A police officer bravely jumped from a helicopter into the sea to help rescue two kayakers who found themselves in trouble after their vessel capsized.
Emergency services were called to an area off the Cornwallis wharf, in West Auckland, shortly after 3pm today.
The Police Eagle helicopter was among those called to the rescue.
One of the kayakers had managed to get back on to the vessel, but the other remained in the water.
The Eagle helicopter remained in view of the pair.
"Our crew kept an eye on them and reported back to the Police Maritime Unit and Coastguard as well as their location and condition,'' a police statement said.
The Coastguard and Westpac Rescue Helicopter were also sent, police said, but officers on the Eagle soon noticed the condition of one of the kayakers deteriorating.
"The guy who was still in the water had started to turn blue and was struggling to hold on to the kayak, so one of our rescue swimmers was sent into the water."
The police officer stayed in the water with the pair for between 10 to 15 minutes before Coastguard arrived at the scene.
The kayak had flipped shortly before Coastguard got there; allowing the officer to get both kayakers back on to the vessel.
All three were taken to Cornwallis wharf where paramedics tended to them.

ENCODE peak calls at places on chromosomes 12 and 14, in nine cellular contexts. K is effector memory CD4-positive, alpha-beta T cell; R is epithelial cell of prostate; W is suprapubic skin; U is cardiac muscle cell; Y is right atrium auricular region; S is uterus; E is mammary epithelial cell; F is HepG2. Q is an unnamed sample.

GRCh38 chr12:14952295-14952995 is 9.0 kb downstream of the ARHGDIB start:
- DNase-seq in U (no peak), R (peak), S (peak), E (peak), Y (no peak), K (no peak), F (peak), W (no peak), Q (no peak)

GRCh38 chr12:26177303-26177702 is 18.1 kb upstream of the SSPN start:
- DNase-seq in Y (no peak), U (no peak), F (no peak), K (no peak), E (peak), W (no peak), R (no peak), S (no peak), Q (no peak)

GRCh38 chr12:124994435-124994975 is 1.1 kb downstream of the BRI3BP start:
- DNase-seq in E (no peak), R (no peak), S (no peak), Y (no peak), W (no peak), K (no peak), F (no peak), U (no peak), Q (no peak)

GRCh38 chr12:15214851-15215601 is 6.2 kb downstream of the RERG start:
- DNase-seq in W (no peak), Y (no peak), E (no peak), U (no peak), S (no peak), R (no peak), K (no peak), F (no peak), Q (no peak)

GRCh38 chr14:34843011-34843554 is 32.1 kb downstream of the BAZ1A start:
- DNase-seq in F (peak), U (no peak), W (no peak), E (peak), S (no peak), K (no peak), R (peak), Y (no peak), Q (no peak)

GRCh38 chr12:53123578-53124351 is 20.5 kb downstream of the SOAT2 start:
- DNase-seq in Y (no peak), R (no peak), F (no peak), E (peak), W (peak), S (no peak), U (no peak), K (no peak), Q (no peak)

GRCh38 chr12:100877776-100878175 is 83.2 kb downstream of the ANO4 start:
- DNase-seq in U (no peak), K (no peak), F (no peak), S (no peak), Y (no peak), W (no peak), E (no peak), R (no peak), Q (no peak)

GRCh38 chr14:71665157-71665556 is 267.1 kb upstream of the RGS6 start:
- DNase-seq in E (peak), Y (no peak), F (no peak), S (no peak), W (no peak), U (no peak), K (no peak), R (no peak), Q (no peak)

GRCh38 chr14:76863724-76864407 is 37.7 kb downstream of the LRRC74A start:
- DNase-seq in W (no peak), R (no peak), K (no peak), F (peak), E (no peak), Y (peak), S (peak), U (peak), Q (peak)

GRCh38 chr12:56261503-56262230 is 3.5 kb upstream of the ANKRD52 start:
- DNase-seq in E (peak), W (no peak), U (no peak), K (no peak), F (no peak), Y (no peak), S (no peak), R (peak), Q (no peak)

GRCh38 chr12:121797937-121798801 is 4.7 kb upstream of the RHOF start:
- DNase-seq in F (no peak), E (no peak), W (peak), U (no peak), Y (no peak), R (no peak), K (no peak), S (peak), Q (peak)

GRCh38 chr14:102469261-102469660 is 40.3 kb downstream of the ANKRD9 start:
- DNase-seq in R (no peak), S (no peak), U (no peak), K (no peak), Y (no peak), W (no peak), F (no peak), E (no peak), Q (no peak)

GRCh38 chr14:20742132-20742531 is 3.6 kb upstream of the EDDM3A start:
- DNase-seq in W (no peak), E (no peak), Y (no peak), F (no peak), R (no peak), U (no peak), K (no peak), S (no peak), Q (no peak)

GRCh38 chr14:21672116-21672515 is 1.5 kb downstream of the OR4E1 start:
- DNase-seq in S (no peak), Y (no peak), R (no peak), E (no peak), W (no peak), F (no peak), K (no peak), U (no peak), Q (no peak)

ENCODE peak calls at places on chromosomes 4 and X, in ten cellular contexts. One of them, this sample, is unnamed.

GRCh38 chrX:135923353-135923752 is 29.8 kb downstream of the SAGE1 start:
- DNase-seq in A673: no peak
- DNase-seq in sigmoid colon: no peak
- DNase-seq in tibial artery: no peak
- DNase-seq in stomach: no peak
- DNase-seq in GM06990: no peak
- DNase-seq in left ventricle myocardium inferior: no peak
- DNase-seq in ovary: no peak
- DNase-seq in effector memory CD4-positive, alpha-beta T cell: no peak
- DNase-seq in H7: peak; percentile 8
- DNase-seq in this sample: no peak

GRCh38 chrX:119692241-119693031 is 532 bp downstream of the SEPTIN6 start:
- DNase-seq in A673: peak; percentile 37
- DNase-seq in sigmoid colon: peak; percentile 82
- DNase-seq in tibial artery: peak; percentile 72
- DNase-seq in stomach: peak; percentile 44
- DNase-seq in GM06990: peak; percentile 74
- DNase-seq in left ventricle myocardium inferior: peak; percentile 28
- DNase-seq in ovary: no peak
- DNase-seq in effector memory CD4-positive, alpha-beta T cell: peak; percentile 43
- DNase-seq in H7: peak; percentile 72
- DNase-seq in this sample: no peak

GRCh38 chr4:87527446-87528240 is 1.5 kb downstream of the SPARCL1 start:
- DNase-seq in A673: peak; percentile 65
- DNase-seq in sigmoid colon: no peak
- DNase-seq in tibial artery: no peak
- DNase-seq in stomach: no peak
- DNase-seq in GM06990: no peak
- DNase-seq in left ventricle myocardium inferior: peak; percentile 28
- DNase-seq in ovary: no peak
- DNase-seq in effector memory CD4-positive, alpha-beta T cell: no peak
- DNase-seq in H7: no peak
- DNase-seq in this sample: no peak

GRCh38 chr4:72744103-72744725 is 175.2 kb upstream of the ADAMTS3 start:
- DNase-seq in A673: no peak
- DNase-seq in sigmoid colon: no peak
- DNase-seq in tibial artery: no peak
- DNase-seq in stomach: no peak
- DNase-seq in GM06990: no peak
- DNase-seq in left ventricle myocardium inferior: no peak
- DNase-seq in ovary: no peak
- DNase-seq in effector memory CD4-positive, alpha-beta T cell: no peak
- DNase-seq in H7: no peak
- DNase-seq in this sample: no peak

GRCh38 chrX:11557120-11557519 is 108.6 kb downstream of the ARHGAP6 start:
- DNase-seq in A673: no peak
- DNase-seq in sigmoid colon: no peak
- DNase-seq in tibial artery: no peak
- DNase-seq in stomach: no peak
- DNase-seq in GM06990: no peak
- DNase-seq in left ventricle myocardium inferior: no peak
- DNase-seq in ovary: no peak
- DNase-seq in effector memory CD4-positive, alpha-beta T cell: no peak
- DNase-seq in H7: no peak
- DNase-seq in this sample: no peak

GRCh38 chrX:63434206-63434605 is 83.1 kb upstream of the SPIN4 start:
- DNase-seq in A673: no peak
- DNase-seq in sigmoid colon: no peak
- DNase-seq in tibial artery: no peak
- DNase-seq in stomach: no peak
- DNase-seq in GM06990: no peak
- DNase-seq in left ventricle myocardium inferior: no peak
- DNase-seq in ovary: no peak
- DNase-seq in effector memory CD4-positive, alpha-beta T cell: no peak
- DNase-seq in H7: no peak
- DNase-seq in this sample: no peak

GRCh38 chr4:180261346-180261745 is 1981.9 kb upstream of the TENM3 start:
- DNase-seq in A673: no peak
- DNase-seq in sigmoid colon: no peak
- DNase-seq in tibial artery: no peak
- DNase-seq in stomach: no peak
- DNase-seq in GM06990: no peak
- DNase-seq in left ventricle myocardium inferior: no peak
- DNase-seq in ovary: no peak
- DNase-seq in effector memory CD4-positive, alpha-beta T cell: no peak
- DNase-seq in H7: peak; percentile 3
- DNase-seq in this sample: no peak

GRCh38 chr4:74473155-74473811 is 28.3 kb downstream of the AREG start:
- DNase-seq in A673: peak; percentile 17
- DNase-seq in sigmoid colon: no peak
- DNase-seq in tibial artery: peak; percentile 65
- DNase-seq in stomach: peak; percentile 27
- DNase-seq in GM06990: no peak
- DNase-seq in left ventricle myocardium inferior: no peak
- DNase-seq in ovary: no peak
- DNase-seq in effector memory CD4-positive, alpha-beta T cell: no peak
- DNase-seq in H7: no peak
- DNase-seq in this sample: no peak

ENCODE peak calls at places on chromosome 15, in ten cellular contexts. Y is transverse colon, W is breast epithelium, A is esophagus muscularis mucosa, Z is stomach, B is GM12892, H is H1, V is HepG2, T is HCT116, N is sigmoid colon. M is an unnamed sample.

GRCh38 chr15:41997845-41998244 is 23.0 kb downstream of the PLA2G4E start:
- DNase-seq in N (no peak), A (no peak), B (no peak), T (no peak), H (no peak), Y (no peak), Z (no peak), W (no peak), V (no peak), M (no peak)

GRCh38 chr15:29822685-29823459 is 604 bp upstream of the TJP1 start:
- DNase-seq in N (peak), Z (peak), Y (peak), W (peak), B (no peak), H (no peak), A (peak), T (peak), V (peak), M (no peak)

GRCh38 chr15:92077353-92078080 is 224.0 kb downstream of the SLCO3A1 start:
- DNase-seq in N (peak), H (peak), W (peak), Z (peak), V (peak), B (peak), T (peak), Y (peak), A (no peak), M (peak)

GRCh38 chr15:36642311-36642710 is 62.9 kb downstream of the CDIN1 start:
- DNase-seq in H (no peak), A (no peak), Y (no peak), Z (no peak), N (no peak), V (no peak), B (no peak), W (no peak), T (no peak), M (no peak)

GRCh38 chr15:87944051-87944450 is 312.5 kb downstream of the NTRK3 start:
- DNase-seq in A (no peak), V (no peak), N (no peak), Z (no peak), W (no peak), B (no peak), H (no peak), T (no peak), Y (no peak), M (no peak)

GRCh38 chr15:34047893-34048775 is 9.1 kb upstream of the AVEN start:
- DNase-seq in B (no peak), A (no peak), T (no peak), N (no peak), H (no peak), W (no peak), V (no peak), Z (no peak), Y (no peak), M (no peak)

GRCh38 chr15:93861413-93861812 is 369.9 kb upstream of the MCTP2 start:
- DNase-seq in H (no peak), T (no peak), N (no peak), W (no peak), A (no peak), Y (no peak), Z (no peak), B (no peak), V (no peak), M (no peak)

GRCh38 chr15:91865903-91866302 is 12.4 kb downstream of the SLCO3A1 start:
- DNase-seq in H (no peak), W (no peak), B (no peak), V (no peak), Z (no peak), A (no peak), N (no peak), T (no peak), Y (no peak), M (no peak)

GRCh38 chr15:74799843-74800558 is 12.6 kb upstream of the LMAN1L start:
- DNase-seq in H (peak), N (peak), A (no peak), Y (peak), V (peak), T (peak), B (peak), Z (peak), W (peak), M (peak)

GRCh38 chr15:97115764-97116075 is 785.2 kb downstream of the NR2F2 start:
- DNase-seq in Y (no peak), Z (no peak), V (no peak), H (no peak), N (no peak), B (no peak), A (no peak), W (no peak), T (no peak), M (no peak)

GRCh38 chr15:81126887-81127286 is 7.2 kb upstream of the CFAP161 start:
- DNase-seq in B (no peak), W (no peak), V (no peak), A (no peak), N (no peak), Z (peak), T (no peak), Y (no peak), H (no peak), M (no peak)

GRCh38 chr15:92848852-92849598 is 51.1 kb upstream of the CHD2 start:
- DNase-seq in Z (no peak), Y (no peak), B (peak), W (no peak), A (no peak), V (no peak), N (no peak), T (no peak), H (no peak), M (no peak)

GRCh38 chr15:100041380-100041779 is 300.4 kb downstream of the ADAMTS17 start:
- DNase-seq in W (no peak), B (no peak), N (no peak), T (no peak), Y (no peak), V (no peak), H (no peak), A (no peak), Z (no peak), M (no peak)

Sergeant Callum Young, of the Air Support Unit, praised the officer for his efforts as although they are called out to water rescues regularly, it was rare for one of their crew to have to jump into the ocean.
"It was great work by the Eagle crew and especially the officer who jumped into the water.''
Young also praised the two kayakers, who he said had done everything right and had been wearing life jackets at the time.
But choppy conditions had been a key factor in the incident.
"The incident highlights the importance of water safety and being prepared for rapidly changing conditions.
"It could have been a very different outcome if they hadn't been wearing life jackets,'' he said.
As well as the Coastguard, the Westpac Rescue Helicopter also assisted in today's rescue.